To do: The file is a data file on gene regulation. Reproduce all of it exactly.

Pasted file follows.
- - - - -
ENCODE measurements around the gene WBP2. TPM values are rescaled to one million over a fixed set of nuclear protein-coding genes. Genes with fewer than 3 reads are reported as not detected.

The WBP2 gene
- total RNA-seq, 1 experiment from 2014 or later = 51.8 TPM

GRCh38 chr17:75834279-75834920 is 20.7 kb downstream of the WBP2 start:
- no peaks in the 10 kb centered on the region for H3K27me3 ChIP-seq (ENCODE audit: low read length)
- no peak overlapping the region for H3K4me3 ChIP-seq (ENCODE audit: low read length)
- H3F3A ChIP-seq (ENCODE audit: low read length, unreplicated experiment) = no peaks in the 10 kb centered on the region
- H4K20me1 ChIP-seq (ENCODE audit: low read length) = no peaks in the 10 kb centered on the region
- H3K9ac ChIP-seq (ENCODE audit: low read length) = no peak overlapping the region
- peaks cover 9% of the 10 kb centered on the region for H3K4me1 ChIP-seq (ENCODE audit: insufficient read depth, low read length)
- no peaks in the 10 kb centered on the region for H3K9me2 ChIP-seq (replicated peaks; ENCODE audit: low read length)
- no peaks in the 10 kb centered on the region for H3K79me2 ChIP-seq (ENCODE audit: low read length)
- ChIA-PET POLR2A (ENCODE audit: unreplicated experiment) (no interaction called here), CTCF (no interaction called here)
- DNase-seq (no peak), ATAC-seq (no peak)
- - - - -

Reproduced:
ENCODE measurements around the gene WBP2. TPM values are rescaled to one million over a fixed set of nuclear protein-coding genes. Genes with fewer than 3 reads are reported as not detected.

The WBP2 gene
- total RNA-seq, 1 experiment from 2014 or later = 51.8 TPM

GRCh38 chr17:75834279-75834920 is 20.7 kb downstream of the WBP2 start:
- no peaks in the 10 kb centered on the region for H3K27me3 ChIP-seq (ENCODE audit: low read length)
- no peak overlapping the region for H3K4me3 ChIP-seq (ENCODE audit: low read length)
- H3F3A ChIP-seq (ENCODE audit: low read length, unreplicated experiment) = no peaks in the 10 kb centered on the region
- H4K20me1 ChIP-seq (ENCODE audit: low read length) = no peaks in the 10 kb centered on the region
- H3K9ac ChIP-seq (ENCODE audit: low read length) = no peak overlapping the region
- peaks cover 9% of the 10 kb centered on the region for H3K4me1 ChIP-seq (ENCODE audit: insufficient read depth, low read length)
- no peaks in the 10 kb centered on the region for H3K9me2 ChIP-seq (replicated peaks; ENCODE audit: low read length)
- no peaks in the 10 kb centered on the region for H3K79me2 ChIP-seq (ENCODE audit: low read length)
- ChIA-PET POLR2A (ENCODE audit: unreplicated experiment) (no interaction called here), CTCF (no interaction called here)
- DNase-seq (no peak), ATAC-seq (no peak)